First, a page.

The next judge in our case was Judge James Payne. My grandson was next sent to Gibault in Terre Haute, IN. All therapy records from Resolute were sent to Gibault. I believe this to be a direct violation of HIPPA Law and it caused great damage. The therapist assigned to him refused to begin the court ordered family therapy and would not even have a phone conversation with the mother.

Our attorney argued at every hearing that this boy would do fine in outpatient therapy, but it was never considered by the court. In hindsight, I realize that outpatient therapy is just as damaging to these boys because it is the same program used in inpatient facilities. The only difference would have been that he would have had more family support while going through it.

His living conditions at Gibault were better. They have many more activities for the boys such as swimming, fishing, camping, etc. The sex offender therapy program was the same and at a rate of about $300 per day, paid for by Medicaid, they naturally wanted to keep him as long as possible. About nine months later he was kicked out of Gibault. They cited various reasons, but I believe the main one was that they knew we were trying to get media attention. In other words, this boy was a hot potato.

My grandson’s next home was The Children’s Campus in Mishawaka. We believe the records from previous institutions went with him, but have not been able to prove it. The therapy was the same. A psychiatrist diagnosed him as bipolar and he was put on a high dose of Lithium. He had headaches, stomach problems, tremors in his hands and his legs bounced constantly.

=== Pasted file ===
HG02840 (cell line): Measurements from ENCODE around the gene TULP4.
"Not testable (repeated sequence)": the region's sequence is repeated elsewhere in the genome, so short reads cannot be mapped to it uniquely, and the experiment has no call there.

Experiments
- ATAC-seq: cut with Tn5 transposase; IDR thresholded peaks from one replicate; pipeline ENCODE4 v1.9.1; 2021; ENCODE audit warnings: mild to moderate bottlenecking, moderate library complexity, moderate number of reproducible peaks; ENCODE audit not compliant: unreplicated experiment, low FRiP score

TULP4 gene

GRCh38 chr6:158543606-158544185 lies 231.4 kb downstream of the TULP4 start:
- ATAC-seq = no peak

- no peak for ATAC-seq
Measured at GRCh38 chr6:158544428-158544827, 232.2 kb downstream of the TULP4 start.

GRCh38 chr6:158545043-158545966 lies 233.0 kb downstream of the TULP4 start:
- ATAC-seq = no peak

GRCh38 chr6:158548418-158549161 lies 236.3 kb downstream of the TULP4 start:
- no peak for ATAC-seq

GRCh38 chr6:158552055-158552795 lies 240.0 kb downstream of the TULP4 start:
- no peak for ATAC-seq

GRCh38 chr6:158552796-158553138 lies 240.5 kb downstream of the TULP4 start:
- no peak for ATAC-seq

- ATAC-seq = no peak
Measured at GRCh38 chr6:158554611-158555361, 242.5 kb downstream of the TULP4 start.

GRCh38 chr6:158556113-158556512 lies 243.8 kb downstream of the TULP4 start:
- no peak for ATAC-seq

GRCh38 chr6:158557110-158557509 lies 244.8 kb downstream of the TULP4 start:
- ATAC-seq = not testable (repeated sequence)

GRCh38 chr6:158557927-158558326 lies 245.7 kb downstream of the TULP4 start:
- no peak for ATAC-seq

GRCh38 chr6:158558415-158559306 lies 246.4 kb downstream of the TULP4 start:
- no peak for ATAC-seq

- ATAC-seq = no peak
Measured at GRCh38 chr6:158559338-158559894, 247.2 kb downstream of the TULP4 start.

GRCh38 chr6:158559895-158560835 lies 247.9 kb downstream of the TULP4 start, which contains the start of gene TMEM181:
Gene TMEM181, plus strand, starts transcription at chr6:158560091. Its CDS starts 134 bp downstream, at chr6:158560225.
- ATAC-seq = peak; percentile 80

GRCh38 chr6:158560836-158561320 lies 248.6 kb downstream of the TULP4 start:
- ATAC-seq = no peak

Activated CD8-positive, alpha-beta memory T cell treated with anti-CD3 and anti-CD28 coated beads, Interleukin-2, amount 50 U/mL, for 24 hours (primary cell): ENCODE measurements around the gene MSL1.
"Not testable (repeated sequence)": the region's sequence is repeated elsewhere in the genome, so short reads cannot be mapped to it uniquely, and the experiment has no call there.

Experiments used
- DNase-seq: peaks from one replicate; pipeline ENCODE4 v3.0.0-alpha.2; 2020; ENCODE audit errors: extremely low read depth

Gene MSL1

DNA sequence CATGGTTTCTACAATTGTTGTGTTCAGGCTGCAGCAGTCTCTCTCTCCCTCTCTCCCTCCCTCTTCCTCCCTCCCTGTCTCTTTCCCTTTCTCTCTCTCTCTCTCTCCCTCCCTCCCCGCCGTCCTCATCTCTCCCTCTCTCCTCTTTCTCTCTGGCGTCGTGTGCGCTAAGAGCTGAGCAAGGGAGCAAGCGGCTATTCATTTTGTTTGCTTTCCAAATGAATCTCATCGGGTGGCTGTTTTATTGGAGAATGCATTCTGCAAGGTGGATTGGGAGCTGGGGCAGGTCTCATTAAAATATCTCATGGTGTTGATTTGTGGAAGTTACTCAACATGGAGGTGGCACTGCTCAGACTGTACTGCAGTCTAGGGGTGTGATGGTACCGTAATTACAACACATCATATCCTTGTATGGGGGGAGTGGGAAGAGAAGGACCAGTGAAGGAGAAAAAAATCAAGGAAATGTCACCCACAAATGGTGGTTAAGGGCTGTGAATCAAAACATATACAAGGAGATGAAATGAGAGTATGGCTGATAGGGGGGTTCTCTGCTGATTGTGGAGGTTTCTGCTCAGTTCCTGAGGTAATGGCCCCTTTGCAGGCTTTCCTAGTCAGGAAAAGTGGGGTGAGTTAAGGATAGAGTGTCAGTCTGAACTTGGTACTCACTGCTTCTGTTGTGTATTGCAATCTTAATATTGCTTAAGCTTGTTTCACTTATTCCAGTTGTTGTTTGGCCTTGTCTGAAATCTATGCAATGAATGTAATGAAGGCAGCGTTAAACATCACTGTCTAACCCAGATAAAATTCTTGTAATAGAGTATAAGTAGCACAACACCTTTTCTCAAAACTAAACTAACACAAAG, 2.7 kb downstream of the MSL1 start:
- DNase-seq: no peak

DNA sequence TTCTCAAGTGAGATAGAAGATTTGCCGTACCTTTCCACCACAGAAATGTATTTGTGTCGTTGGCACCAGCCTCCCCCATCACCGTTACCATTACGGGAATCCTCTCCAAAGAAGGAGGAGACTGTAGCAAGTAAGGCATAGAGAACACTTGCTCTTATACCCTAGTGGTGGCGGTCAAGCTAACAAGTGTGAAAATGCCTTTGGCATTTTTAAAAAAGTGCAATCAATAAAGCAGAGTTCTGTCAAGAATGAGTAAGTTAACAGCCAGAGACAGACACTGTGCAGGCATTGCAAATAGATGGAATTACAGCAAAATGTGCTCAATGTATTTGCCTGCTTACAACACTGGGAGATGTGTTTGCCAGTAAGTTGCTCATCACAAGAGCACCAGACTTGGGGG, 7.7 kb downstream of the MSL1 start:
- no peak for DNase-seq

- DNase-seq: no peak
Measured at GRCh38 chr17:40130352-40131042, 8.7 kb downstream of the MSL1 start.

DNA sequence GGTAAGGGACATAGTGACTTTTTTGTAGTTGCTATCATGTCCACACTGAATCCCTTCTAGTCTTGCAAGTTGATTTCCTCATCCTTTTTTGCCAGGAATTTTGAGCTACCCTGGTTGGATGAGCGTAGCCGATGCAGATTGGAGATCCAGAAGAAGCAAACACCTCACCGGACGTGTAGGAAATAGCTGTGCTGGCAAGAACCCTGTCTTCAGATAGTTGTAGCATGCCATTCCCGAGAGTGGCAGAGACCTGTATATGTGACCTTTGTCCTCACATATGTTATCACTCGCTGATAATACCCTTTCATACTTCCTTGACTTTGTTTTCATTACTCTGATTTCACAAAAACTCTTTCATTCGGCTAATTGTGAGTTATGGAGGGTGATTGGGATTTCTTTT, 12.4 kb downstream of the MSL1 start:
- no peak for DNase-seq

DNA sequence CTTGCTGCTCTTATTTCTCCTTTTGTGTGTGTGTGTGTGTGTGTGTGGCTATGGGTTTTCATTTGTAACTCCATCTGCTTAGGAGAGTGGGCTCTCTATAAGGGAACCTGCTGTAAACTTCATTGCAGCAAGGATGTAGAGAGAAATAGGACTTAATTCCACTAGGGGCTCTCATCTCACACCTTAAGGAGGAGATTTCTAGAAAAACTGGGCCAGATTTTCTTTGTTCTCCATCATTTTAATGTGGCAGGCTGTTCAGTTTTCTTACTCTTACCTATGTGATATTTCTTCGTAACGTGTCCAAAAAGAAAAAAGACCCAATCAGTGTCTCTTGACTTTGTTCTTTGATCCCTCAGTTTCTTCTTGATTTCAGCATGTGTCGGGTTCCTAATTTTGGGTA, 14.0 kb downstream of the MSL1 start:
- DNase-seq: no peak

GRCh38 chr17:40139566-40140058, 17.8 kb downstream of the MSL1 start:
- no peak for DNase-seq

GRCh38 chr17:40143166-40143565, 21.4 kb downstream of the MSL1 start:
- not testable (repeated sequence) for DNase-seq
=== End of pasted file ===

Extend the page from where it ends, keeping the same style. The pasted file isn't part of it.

He had been at Mishawaka for two months when Judge Payne sent him to our home to complete his therapy with the therapist he was seeing while living with us at the beginning of this ordeal. He could not go home until the therapist reported that he would not be a danger to his younger sibling.

In February, 2004, he was finally released from probation, but continues to live with us until the end of the school year in May. This journey has cost my grandson 2 ˝ years of his life. He is now in therapy to undo the damage done by juvenile sex offender treatment. He is not bipolar and is being weaned off Lithium. His self-esteem has been greatly damaged. He is slow to trust adults. He lives every day with the knowledge that any allegation by a girl, true or false, could send him back to the halls of horror.

That is not the end of the story.

My family is horrified by what is happening to boys in this country. They are taught by television, movies, music, and advertising that sex anywhere, any time, with anybody is okay. Girls are willing partners, but they are viewed as victims and seldom arrested. It doesn’t matter that they may have been older and may have actually initiated whatever happened in the first place.

Juvenile sex offender treatment teaches boys that they are child molesters and always will be. They are worthless. These boys learn to trust no one. In some states they are put on a sex offender registry so the state can make sure they continue to pay for being young.

Our family is working with an organization called FACES to bring about changes in the law so that other boys will not go through the horrors that my grandson did. It is a long and difficult journey, but we will not give up. Feel free to contact me.

Janet Boeldt
Indianapolis, Indiana
Submitted March 2005